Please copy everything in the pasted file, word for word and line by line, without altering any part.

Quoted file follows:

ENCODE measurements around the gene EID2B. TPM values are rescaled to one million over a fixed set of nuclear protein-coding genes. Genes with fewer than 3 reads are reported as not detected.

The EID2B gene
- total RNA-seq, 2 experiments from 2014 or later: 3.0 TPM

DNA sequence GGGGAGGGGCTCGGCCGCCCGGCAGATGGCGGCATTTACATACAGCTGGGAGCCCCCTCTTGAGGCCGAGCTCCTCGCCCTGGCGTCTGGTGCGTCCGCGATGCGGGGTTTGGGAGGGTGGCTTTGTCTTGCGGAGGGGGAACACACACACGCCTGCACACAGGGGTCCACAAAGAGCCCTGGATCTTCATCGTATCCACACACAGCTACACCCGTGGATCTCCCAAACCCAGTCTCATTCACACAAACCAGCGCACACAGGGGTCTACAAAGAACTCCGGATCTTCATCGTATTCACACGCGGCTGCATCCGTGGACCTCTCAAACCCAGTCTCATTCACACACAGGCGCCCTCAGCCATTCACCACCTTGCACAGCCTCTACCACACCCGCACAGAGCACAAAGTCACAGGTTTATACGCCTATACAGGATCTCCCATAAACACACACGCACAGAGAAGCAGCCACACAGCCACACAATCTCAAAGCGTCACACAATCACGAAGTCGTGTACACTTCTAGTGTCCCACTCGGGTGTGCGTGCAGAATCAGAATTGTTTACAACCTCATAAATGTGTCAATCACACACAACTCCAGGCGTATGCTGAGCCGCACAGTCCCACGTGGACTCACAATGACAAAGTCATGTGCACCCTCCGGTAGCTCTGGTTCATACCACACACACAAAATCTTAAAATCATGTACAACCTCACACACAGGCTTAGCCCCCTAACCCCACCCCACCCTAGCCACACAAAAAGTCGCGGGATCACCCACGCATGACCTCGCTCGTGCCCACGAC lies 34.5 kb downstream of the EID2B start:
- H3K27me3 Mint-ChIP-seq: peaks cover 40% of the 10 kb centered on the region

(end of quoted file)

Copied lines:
ENCODE measurements around the gene EID2B. TPM values are rescaled to one million over a fixed set of nuclear protein-coding genes. Genes with fewer than 3 reads are reported as not detected.

The EID2B gene
- total RNA-seq, 2 experiments from 2014 or later: 3.0 TPM

DNA sequence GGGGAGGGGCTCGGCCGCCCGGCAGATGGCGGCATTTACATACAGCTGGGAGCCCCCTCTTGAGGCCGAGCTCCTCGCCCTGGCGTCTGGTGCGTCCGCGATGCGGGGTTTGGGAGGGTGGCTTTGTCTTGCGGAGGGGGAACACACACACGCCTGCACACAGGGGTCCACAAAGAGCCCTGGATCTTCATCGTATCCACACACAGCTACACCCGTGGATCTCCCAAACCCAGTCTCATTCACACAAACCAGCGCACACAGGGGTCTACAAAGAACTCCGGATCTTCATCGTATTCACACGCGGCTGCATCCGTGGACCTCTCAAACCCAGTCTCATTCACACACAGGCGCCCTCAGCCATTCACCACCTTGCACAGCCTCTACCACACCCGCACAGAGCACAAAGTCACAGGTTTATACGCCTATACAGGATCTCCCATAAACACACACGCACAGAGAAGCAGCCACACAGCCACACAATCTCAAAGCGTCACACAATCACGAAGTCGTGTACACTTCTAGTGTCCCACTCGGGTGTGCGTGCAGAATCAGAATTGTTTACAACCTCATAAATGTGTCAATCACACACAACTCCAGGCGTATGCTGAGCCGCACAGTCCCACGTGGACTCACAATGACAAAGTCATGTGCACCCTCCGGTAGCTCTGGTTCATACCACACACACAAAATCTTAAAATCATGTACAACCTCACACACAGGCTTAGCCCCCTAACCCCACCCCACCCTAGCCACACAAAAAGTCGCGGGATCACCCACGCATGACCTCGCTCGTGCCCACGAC lies 34.5 kb downstream of the EID2B start:
- H3K27me3 Mint-ChIP-seq: peaks cover 40% of the 10 kb centered on the region